Images scrambled by the bundles can be unscrambled.
Marshall Space Flight Center, Alabama
A method and apparatus for mapping between the positions of fibers at opposite ends of incoherent fiber-optic bundles have been invented to enable the use of such bundles to transmit images in visible or infrared light. The method is robust in the sense that it provides useful mapping even for a bundle that contains thousands of narrow, irregularly packed fibers, some of which may be defective.
In a coherent fiber-optic bundle, the input and output ends of each fiber lie at identical positions in the input and output planes; therefore, the bundle can be used to transmit images without further modification. Unfortunately, the fabrication of coherent fiber-optic bundles is too labor-intensive and expensive for many applications. An incoherent fiber-optic bundle can be fabricated more easily and at lower cost, but it produces a scrambled image because the position of the end of each fiber in the input plane is generally different from the end of the same fiber in the output plane. However, the image transmitted by an incoherent fiber-optic bundle can be unscrambled (or, from a different perspective, decoded) by digital processing of the output image if the mapping between the input and output fiber-end positions is known. Thus, the present invention enables the use of relatively inexpensive fiber-optic bundles to transmit images.
The invention calls for a two-part calibration or mapping process. Part 1 of the process (ordinarily performed by the fiber-bundle supplier) takes place on the apparatus depicted in Figure 1. A computer that controls the apparatus and processes its measurement causes a video monitor to generate a test pattern described below. The input end of the fiber-optic bundle is equipped with an objective lens and is positioned so that the test pattern on the video monitor is focused onto the input plane. Another lens focuses the image from the output plane onto a charge-coupled-device (CCD) video camera. The output of the camera is digitized and fed to a frame grabber in the computer.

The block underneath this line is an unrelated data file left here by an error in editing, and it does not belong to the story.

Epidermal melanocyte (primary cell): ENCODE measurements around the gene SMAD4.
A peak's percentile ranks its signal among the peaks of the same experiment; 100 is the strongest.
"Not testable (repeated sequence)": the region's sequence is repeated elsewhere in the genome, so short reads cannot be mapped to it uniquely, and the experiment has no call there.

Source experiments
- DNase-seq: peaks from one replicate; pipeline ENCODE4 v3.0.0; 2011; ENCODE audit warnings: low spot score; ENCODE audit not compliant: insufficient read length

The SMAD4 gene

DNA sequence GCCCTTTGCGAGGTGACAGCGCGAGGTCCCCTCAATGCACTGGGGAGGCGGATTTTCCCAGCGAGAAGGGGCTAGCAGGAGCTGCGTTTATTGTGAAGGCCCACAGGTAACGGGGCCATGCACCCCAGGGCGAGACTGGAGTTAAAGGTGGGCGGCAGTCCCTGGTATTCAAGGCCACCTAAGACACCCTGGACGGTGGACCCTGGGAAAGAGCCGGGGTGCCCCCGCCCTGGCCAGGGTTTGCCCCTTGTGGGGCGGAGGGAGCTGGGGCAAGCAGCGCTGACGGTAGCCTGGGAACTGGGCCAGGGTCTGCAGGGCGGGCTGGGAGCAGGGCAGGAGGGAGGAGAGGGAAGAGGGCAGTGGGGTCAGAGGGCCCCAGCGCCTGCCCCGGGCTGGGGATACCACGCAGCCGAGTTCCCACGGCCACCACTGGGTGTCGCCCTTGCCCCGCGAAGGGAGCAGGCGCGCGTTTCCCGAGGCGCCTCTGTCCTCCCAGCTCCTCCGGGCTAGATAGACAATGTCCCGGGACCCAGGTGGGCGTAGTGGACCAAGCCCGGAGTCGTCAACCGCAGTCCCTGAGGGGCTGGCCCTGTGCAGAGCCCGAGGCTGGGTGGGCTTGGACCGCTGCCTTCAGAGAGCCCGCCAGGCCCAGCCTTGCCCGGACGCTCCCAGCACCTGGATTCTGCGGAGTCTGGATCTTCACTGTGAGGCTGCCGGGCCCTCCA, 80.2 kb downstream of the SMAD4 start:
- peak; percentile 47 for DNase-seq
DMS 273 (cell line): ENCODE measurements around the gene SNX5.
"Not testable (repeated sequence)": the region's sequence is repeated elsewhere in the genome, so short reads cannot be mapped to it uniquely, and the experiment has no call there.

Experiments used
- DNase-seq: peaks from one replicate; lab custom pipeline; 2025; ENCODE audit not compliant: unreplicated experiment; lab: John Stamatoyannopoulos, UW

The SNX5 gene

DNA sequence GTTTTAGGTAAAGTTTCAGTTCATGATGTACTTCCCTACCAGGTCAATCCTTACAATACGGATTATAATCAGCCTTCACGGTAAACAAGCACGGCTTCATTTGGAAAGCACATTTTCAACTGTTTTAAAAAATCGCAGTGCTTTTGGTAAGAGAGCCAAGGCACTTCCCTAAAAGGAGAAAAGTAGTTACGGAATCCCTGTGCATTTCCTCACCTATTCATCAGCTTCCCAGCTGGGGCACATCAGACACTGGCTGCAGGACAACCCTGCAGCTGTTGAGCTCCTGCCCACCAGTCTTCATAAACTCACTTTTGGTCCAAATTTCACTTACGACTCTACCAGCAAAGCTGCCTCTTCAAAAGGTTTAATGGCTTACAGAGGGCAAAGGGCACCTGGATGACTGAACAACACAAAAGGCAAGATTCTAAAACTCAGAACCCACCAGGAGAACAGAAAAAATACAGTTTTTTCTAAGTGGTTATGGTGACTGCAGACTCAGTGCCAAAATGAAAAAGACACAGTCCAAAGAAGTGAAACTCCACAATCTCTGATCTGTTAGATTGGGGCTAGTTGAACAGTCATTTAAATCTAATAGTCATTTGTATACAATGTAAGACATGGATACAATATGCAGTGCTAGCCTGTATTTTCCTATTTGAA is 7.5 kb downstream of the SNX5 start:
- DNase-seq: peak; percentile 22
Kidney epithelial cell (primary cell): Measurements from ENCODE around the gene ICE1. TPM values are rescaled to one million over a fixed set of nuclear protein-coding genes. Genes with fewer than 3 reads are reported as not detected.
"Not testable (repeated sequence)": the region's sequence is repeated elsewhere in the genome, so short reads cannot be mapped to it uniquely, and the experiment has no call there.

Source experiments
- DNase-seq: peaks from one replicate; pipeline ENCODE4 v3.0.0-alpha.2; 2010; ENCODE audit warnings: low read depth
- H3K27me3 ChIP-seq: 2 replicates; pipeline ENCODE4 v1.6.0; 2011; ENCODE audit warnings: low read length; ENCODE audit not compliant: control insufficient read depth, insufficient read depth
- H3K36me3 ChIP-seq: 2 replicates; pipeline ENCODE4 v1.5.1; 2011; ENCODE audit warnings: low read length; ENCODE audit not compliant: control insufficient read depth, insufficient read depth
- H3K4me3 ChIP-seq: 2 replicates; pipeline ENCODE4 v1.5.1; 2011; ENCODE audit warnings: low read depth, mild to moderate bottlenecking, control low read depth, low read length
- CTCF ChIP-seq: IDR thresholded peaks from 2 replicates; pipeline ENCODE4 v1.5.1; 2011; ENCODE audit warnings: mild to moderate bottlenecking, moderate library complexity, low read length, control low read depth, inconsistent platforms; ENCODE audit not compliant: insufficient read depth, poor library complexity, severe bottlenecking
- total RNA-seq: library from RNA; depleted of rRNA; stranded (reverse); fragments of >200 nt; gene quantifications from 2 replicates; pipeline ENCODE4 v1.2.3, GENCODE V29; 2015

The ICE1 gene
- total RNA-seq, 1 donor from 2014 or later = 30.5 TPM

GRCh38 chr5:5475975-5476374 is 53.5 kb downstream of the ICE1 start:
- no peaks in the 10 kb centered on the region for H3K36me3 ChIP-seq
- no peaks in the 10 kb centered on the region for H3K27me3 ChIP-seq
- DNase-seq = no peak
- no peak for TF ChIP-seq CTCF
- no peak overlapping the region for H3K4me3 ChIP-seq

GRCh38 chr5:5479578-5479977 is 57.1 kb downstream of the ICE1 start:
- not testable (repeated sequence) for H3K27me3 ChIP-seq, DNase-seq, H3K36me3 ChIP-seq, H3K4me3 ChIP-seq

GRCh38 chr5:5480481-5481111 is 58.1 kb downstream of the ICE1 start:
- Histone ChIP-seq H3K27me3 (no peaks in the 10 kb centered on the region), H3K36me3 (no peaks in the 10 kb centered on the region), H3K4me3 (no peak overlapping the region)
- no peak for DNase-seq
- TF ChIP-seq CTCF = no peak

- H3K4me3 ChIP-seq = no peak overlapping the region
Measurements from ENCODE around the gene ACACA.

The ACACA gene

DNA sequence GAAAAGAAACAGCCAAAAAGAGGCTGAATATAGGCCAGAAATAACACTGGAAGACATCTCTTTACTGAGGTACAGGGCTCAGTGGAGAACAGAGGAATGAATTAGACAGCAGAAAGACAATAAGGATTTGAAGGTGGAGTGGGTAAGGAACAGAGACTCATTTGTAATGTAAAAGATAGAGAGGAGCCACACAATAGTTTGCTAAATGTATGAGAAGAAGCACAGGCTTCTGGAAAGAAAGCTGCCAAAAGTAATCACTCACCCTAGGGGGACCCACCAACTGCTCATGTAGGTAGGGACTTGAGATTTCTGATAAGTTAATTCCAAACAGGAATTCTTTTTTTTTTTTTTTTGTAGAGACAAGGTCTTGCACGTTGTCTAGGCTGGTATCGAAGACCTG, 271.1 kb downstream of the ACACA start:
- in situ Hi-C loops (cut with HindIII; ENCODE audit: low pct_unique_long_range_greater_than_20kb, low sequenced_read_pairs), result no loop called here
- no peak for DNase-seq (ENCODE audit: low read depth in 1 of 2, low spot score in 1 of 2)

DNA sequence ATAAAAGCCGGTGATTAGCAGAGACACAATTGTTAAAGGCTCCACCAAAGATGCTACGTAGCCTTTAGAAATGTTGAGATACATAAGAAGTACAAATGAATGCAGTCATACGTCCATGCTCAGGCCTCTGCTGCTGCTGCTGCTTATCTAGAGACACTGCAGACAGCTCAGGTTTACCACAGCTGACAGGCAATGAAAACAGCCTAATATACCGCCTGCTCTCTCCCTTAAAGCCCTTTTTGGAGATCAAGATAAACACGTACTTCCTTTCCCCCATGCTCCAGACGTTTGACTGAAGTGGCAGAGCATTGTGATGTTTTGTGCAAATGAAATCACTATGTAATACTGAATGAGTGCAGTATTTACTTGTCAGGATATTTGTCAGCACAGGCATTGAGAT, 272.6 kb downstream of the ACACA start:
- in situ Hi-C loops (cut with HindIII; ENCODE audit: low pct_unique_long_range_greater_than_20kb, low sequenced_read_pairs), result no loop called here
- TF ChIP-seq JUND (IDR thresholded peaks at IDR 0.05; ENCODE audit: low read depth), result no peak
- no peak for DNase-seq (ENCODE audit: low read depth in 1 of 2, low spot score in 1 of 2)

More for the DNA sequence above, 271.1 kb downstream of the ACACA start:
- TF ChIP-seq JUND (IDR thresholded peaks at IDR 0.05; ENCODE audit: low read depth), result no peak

At first, the test pattern is a solid bright screen, so that the output ends of all the fibers (except the defective ones) appear bright. The digitized image of the output plane is subjected to a sequence of digital processing steps in which the centroids of the output-fiber-end subimages are computed, as illustrated in the upper part of Figure 2. Thereafter, these centroids are deemed to be the positions of the output fiber ends for the purpose of mapping.
As shown in the lower part of Figure 2, a test pattern in the form of a bright horizontal line is then swept vertically across the input end, in increments corresponding to one pixel of the CCD; at each increment of position, the brightness at each pixel location on the CCD is recorded. Next, the same thing is done with a test pattern in the form of a bright vertical line swept horizontally. On the basis of the brightness-vs.-pixel-position data from the horizontal and vertical sweeps, the horizontal and vertical line positions that result in maximum brightnesses at the previously determined centroids are computed. These horizontal and vertical line positions are converted to coordinates of fiber ends on the input plane. Thus, the relationship between the coordinates of the input and output ends of each and every fiber (not including defective fibers) is established. This relationship, which is the desired mapping, is recorded in a lookup table (LUT). Each fiber-optic bundle is characterized by a unique LUT.